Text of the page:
World News Protests Grow in Sudan, and So Do Calls for President to Resign

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Date: Sunday, 07 April 2019

Protesters in Khartoum marched toward Sudanese Army headquarters on Saturday.CreditCreditAgence France-Presse — Getty Images

By The Associated Press


CAIRO — Tens of thousands of protesters joined in anti-government marches across Sudan on Saturday in what organizers said was one of the largest turnouts in more than three months of demonstrations calling for embattled President Omar al-Bashir to step down.

The demonstrations began in December over price increases and food shortages, and quickly escalated into calls for Mr. al-Bashir’s resignation, posing one of the biggest challenges yet to his nearly 30-year rule.

The rallies are being led by the Sudanese Professionals Association, an umbrella group of independent professional unions.

Footage posted online showed thousands of protesters, mostly young people, marching toward the military’s headquarters in the capital, Khartoum, demanding the army’s support and chanting: “One people, one military,” and “Freedom.”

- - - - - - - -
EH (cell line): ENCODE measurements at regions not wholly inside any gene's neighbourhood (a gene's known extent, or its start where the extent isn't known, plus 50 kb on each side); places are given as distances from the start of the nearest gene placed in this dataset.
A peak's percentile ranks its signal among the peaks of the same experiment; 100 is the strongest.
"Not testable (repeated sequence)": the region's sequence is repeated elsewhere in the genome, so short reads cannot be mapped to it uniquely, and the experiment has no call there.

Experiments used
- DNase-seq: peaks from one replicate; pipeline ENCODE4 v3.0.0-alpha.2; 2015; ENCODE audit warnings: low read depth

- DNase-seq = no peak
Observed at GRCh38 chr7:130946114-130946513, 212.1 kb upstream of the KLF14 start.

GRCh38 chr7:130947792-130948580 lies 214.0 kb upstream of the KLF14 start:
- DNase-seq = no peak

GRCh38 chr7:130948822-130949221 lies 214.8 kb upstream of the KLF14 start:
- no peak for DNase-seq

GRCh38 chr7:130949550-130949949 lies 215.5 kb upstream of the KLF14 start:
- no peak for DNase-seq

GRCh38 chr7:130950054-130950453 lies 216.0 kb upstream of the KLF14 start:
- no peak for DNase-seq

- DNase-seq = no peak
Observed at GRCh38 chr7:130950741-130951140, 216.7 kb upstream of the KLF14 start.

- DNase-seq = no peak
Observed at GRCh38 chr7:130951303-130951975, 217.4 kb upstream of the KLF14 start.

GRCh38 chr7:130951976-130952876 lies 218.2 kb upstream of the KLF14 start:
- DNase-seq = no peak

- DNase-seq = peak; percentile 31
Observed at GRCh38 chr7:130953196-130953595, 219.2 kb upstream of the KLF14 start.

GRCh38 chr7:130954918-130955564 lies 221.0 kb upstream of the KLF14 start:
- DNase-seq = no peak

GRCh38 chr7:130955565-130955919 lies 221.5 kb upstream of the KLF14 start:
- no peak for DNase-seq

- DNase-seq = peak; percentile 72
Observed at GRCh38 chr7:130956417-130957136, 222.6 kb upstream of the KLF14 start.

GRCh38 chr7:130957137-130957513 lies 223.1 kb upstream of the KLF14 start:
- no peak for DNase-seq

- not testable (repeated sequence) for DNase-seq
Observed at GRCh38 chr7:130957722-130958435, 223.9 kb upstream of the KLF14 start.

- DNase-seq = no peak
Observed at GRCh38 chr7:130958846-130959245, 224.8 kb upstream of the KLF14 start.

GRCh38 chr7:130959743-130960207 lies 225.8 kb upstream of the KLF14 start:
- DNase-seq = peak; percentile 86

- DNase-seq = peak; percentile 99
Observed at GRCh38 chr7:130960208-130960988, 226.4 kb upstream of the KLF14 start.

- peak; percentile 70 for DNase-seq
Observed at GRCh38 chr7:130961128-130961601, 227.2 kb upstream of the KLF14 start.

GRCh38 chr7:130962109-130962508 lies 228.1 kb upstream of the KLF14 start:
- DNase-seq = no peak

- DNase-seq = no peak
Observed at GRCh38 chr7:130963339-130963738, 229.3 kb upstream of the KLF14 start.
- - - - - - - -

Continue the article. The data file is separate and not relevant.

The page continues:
They also chanted, “The people want the fall of the regime,” echoing the popular slogan of the 2011 Arab Spring uprisings that briefly defied despotism in the region, but never made it to Sudan.

Sarah Abdel-Jaleel, a spokeswoman for the organizers, said protesters have started a sit-in around the military’s headquarters, which they hope to keep in place until Mr. al-Bashir resigns. In some videos, troops were seen using tear gas to disperse demonstrators.

Rallies took place across the country. Footage showed dozens of people marching in front of a United Nations refugee camp in Darfur and shouting, “just fall.”

The large opposition Umma Party said security forces arrested four of its leaders ahead of planned marches in the province of Sennar, around 225 miles east of Khartoum.

Authorities did not issue any statements on the arrests, and a government spokesman did not respond to requests for comment.


Saturday’s marches marked the 34th anniversary of the overthrow of President al-Nimeiri in a bloodless coup.

The military removed Mr. Nimeiri after a popular uprising and handed power to an elected government. But the dysfunctional administration lasted only a few years until Mr. al-Bashir allied with Islamist hard-liners and toppled it in a coup in 1989.

Mr. Al-Bashir has banned unauthorized public gatherings and granted sweeping powers to the police since imposing a state of emergency last month.

Security forces have responded to the protest movement with a fierce crackdown, killing at least 60 people according to Physicians for Human Rights, a New York-based rights group.


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